Hmm . . . I might try to go to this two day conference at BYU in Provo.
Saint Augustine of Hippo
Maker of the sun, He is made under the sun. In the Father he remains, From his mother he goes forth.
Creator of heaven and earth, He was born on earth under heaven. Unspeakably wise, He is wisely speechless.
Filling the world, He lies in a manger. Ruler of the stars, He nurses at his mother’s bosom.
He is both great in the nature of God, and small in the form of a servant.
I am amazed by Christ’s incarnation . . .
John Milton writes, “That glorious form, that light unsufferable, and that far-beaming blaze of majesty, wherewith he wont at Heaven’s high council-table to sit the midst of Trinal Unity, He laid aside; and here with us to be, forsook the courts of everlasting day, and chose with us a darksome house of mortal clay.”
But it had to be . . .
Desiderius Erasmus joins in, “By a Carpenter mankind was made, and only by that Carpenter can mankind be remade.”
I received in the mail the Deseret Book catalog of advertisements (Winter 2011).
May I inquire into three areas?
1. With Deseret Book’s 145 year old history, do you like this particular business?
2. In the celebrating a century of Mormon Tabernacle recordings, what is your favorite?
3. “I know the Scriptures are true” – Who originated this phrase? And what does this phrase mean for you?
1. I listened to Kirk Baker of Calvary Baptist open with this question: “What do you do with the King?” in his message, Overcoming Mortal Mentality. Yesterday, our church family read Romans 8 for our Scripture reading. Today, SBC Pastor Kirk took me to Romans 8:11.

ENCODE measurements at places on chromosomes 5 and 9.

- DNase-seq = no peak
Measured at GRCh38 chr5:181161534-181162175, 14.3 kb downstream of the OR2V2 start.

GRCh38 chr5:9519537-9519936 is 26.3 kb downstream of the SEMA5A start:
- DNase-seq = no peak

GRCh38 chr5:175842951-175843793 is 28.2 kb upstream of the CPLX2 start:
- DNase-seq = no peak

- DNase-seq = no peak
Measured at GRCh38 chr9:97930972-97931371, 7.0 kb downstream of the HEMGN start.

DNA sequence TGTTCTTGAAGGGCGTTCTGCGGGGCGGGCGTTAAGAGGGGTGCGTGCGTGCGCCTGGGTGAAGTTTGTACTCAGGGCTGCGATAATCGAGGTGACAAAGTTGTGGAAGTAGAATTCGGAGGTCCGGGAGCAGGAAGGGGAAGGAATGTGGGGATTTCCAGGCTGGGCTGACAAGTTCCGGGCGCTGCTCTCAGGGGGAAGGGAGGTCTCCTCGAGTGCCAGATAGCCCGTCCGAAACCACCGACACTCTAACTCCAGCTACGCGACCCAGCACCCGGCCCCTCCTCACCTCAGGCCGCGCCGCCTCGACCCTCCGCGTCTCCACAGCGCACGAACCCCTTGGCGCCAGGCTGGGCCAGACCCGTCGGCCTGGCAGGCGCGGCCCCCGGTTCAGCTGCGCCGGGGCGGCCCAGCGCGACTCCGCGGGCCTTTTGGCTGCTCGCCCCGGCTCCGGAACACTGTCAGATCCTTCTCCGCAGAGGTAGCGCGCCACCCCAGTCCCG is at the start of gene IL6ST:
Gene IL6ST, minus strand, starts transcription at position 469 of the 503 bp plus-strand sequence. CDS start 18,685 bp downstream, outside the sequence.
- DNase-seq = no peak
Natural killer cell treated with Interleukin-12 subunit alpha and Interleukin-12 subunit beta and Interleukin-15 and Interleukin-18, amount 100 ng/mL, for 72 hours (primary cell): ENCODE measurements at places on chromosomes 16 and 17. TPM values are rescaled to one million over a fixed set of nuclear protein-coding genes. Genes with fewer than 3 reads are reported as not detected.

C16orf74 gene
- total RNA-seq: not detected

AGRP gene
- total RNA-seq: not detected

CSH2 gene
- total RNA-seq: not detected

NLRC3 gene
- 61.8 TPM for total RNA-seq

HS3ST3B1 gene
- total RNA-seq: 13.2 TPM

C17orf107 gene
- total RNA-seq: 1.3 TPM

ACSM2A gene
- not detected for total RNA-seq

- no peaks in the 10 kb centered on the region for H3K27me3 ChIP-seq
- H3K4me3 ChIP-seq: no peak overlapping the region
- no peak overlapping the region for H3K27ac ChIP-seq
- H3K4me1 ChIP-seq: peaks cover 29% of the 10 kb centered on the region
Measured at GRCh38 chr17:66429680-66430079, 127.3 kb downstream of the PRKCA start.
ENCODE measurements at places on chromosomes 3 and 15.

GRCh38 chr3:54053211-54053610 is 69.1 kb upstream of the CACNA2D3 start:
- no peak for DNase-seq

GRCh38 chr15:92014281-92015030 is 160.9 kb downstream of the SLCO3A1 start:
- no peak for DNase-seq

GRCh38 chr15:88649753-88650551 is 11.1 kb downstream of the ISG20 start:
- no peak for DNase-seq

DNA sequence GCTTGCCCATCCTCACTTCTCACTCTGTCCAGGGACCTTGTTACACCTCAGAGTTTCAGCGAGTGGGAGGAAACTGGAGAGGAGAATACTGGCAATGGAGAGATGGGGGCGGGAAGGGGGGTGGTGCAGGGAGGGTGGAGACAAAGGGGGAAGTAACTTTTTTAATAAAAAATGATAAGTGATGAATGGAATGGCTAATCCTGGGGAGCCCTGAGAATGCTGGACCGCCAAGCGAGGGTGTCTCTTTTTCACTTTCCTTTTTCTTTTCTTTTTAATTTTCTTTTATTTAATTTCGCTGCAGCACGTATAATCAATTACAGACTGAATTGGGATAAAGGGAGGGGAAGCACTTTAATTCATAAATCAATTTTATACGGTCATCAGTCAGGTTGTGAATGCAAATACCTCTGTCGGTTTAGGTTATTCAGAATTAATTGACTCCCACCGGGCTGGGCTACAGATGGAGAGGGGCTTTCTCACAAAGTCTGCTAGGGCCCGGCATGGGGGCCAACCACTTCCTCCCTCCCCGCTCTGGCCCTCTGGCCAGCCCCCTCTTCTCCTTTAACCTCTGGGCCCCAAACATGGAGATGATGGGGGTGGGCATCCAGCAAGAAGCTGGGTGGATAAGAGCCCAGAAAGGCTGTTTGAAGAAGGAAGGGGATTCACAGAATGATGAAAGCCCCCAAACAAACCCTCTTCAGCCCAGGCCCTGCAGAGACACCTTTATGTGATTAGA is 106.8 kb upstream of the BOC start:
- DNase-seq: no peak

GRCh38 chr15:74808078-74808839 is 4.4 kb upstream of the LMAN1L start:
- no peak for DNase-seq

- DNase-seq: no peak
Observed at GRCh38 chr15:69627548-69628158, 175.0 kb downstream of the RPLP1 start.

And if the Spirit of him who raised Jesus from the dead is living in you, he who raised Christ from the dead will also give life to your mortal bodies because of his Spirit who lives in you. (NIV)
Listen to the message to see how he connects this verse to Christmas. Is the King alive within your heart?
2. I joined Rick Brown of Calvary Chapel in Matthew 16:21-27:
From that time Jesus began to show to His disciples that He must go to Jerusalem, and suffer many things from the elders and chief priests and scribes, and be killed, and be raised the third day. Then Peter took Him aside and began to rebuke Him, saying, “Far be if from You, Lord; this shall not happen to You!” But He turned and said to Peter, “Get behind Me, Satan! You are an offense to Me, for you are not mindful of the things of God, but the things for men.” Then Jesus said to His disciples, “If anyone desires to come after Me, let him deny himself, and take up his cross, and follow Me. For whoever desires to save his life will lose it, but whoever loses his life for My sake will find it. For what profit is it to a man if gains the whole world, and loses his own soul? Or what will a man give in exchange for his soul? For the Son of Man will come in the glory of his Father with His angels, and then He will reward each according to his works.” (NKJV)